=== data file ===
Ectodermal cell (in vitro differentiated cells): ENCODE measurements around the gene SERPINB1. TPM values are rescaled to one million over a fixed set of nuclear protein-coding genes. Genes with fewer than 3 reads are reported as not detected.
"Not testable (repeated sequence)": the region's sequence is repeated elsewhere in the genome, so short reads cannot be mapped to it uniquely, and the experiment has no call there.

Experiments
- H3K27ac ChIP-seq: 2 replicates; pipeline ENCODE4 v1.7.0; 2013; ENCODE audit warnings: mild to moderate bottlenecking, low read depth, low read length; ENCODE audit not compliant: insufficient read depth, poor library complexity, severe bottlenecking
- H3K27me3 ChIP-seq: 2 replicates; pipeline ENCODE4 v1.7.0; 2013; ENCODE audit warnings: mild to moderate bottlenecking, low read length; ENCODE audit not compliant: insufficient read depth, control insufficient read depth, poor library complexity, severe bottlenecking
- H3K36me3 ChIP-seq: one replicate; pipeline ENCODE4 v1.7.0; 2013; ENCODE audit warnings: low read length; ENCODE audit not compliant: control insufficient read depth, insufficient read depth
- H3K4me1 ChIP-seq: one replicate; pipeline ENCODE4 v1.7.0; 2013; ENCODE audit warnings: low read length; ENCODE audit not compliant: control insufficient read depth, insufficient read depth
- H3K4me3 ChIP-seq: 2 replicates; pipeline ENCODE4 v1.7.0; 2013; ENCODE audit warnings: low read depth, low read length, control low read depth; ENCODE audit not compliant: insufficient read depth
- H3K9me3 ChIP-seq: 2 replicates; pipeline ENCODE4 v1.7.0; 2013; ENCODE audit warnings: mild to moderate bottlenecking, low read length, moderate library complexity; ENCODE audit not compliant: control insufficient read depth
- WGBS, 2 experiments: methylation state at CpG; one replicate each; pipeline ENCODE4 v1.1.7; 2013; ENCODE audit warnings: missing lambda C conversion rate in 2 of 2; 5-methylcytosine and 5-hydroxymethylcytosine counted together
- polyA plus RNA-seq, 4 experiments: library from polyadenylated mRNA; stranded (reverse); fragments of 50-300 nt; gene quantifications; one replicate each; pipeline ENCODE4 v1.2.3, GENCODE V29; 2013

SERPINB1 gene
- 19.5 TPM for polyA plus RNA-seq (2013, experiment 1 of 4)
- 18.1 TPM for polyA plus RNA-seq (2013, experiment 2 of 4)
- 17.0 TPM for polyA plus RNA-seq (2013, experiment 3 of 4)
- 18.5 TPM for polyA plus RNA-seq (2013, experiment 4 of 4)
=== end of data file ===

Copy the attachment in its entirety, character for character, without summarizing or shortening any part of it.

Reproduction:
Ectodermal cell (in vitro differentiated cells): ENCODE measurements around the gene SERPINB1. TPM values are rescaled to one million over a fixed set of nuclear protein-coding genes. Genes with fewer than 3 reads are reported as not detected.
"Not testable (repeated sequence)": the region's sequence is repeated elsewhere in the genome, so short reads cannot be mapped to it uniquely, and the experiment has no call there.

Experiments
- H3K27ac ChIP-seq: 2 replicates; pipeline ENCODE4 v1.7.0; 2013; ENCODE audit warnings: mild to moderate bottlenecking, low read depth, low read length; ENCODE audit not compliant: insufficient read depth, poor library complexity, severe bottlenecking
- H3K27me3 ChIP-seq: 2 replicates; pipeline ENCODE4 v1.7.0; 2013; ENCODE audit warnings: mild to moderate bottlenecking, low read length; ENCODE audit not compliant: insufficient read depth, control insufficient read depth, poor library complexity, severe bottlenecking
- H3K36me3 ChIP-seq: one replicate; pipeline ENCODE4 v1.7.0; 2013; ENCODE audit warnings: low read length; ENCODE audit not compliant: control insufficient read depth, insufficient read depth
- H3K4me1 ChIP-seq: one replicate; pipeline ENCODE4 v1.7.0; 2013; ENCODE audit warnings: low read length; ENCODE audit not compliant: control insufficient read depth, insufficient read depth
- H3K4me3 ChIP-seq: 2 replicates; pipeline ENCODE4 v1.7.0; 2013; ENCODE audit warnings: low read depth, low read length, control low read depth; ENCODE audit not compliant: insufficient read depth
- H3K9me3 ChIP-seq: 2 replicates; pipeline ENCODE4 v1.7.0; 2013; ENCODE audit warnings: mild to moderate bottlenecking, low read length, moderate library complexity; ENCODE audit not compliant: control insufficient read depth
- WGBS, 2 experiments: methylation state at CpG; one replicate each; pipeline ENCODE4 v1.1.7; 2013; ENCODE audit warnings: missing lambda C conversion rate in 2 of 2; 5-methylcytosine and 5-hydroxymethylcytosine counted together
- polyA plus RNA-seq, 4 experiments: library from polyadenylated mRNA; stranded (reverse); fragments of 50-300 nt; gene quantifications; one replicate each; pipeline ENCODE4 v1.2.3, GENCODE V29; 2013

SERPINB1 gene
- 19.5 TPM for polyA plus RNA-seq (2013, experiment 1 of 4)
- 18.1 TPM for polyA plus RNA-seq (2013, experiment 2 of 4)
- 17.0 TPM for polyA plus RNA-seq (2013, experiment 3 of 4)
- 18.5 TPM for polyA plus RNA-seq (2013, experiment 4 of 4)